John Blenis, PhD
Department of Cell Biology, Harvard Medical School
Signal transduction: nutrient and energy sensing; disease; mTOR; PI3-kinase; Ras
Explore the diverse yet overlapping intracellular transmission signals propagated by cell surface receptors that respond to extracellular growth factors, environmental conditions, and other factors.
Convert knowledge gained from signal transduction research studies into diagnostic and therapeutic utility; work with companies searching for early stage discoveries that have enormous potential for treating and diagnosing a variety of serious diseases associated with significant morbidity and mortality.
The studies directed by Dr. Blenis are focused on signaling pathways that control key metabolic processes, such as cell growth and protein synthesis. Numerous enzymes that participate in these transmission circuits are now being pursued as druggable targets, including protein kinases, such as mTOR, PI3-kinase, and AKT. Frequent dysregulation of the Ras, PI3-kinase, and mTOR pathways is observed in cancer cells and cancer metastasis. Metastasis, the cause of most cancer-related mortality, appears to involve constitutively activated Ras signaling for many cancers. Moreover, dysregulated mTOR pathway signaling may underlie a variety of disorders, including neurodegenerative disease and diabetes. While interested in the basic biochemistry of these signaling mechanisms, including those related to the epithelial-to-mesenchymal transition that underlie the tumorigenic process for many epithelial cancers, the lab also has a keen interest in converting its insights into commercial applications, such as biomarkers or therapeutic targets. The lab is well-positioned to uncover basic mechanisms of intracellular signaling that will lay the foundation for future commercial applications.
Current Research Interests
- Study biochemical aspects of the predominant signal transduction circuits, the Ras, PI3K, and mTOR pathways, the integration of their signals (that is, “cross-talk”), and their role in sensing environmental fluctuations.
- Investigate how these signaling pathways modulate and coordinate cellular metabolic processes such as gene expression, pre-mRNA splicing and protein synthesis.
- Capitalize on the lab's in-depth knowledge of intracellular signaling to identify new biomarkers, as well as novel therapeutic targets for cancer, aging, neurodegenerative diseases, diabetes, and obesity.
- Study the biochemical mechanism of rapamycin inhibition of mTOR and the development of resistance.
- Explore the role of Ras/ERK/RSK signaling in cell survival, migration, and invasion during the epithelial-to-mesenchymal transition and its link to metastasis.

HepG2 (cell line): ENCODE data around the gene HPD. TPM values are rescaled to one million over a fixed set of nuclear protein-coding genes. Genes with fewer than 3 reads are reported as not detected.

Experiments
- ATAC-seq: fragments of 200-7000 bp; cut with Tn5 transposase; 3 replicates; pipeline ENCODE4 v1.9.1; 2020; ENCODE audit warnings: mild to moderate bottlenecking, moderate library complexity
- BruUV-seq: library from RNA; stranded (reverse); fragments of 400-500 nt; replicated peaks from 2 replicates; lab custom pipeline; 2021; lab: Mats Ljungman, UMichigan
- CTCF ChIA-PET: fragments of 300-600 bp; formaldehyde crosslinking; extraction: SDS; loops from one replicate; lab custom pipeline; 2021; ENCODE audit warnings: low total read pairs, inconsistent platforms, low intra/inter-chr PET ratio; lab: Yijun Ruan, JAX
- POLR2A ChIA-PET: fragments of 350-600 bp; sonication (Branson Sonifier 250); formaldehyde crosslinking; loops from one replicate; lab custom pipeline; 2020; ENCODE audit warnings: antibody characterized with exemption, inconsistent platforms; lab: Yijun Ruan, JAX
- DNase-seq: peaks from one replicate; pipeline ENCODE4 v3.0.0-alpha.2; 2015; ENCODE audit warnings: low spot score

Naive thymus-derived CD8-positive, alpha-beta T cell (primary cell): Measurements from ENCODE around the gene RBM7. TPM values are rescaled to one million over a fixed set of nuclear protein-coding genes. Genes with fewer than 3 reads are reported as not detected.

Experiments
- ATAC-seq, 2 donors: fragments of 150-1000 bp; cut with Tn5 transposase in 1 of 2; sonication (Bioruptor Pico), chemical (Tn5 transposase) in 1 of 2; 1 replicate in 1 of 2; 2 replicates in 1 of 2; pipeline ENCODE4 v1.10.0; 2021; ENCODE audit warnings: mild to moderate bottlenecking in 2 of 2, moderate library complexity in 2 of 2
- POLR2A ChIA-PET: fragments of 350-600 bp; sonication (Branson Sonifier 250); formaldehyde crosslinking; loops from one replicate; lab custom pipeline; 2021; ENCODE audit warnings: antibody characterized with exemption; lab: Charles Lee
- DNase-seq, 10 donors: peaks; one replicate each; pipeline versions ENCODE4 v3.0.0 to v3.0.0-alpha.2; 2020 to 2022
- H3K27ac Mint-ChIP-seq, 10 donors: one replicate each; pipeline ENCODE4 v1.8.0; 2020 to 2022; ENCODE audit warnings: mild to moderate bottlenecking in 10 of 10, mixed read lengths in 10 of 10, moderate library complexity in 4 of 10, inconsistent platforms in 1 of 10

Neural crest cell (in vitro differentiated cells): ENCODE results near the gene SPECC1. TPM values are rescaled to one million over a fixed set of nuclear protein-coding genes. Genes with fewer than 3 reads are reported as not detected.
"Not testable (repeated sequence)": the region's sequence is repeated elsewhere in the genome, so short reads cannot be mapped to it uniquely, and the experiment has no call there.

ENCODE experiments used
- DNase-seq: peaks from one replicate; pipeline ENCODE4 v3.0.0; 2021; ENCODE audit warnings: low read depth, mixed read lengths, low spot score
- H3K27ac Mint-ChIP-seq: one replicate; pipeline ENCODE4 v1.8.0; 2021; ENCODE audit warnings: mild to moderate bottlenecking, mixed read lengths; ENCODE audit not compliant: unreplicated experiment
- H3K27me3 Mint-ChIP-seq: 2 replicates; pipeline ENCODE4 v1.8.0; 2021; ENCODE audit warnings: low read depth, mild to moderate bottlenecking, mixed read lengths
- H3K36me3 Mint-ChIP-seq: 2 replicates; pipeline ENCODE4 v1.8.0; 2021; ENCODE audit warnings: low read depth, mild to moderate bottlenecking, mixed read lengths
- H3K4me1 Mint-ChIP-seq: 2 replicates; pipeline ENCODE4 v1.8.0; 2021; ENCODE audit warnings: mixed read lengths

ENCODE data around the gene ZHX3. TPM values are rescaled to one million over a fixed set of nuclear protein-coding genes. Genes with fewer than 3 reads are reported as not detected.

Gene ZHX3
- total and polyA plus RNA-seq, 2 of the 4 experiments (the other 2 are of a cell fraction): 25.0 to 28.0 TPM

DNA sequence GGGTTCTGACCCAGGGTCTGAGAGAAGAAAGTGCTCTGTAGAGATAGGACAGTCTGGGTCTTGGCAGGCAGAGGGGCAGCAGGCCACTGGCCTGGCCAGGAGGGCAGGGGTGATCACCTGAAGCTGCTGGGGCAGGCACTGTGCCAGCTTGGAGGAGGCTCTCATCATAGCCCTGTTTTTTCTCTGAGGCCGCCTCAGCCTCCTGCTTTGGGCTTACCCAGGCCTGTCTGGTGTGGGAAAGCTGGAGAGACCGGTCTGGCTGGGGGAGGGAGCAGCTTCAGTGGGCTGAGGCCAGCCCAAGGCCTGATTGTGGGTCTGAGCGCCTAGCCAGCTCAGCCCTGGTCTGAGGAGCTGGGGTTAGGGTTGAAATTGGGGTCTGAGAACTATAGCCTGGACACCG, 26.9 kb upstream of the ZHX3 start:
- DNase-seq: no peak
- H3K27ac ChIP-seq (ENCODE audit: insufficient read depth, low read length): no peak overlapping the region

The Blenis laboratory has uncovered important biochemical mechanisms that coordinate extracellular cues, intracellular signaling pathways, and metabolic processes, such as gene expression and protein synthesis. The lab has researched the major signaling pathways, including the Ras/ERK/RSK and the PI3-K/Akt signaling circuits. Moreover, the lab has performed extensive analyses of mammalian target of rapamycin (mTOR), a checkpoint kinase that deftly integrates signals emanating from growth factors and environmental conditions (for example, nutrient status) to guide cellular decisions.
The lab elucidated important aspects of the mTOR functional repertoire, focusing on the executive decision making process that mTOR exercises over the exon junction complex (EJC) and mRNA splicing. Because protein synthesis is an energy intensive process, numerous controls must tightly regulate protein translation, and mTOR is a key “middleman” in this regulatory circuit. In the mRNA surveillance process mediated by the EJC, abnormal mRNAs are filtered out prior to the initiation of translation, thus preventing translation of unwanted mRNA species. Translation initiation is promoted by mTOR-mediated signaling, and the lab demonstrated that mTOR, and a ribosomal kinase, link the integrity of protein translation with the EJC and pre-mRNA splicing via proteins, such as SKAR. These findings illuminate an important regulatory control mechanism that coordinates RNA processing and protein translation. Other data have uncovered an important element that titrates the output from certain signal transducing pathways. The lab has discovered that Ran binding protein 3, a regulator of the nuclear uptake factor Ran, is tightly modulated by phosphorylation, a modification carried out by signaling proteins such as RSK and Akt.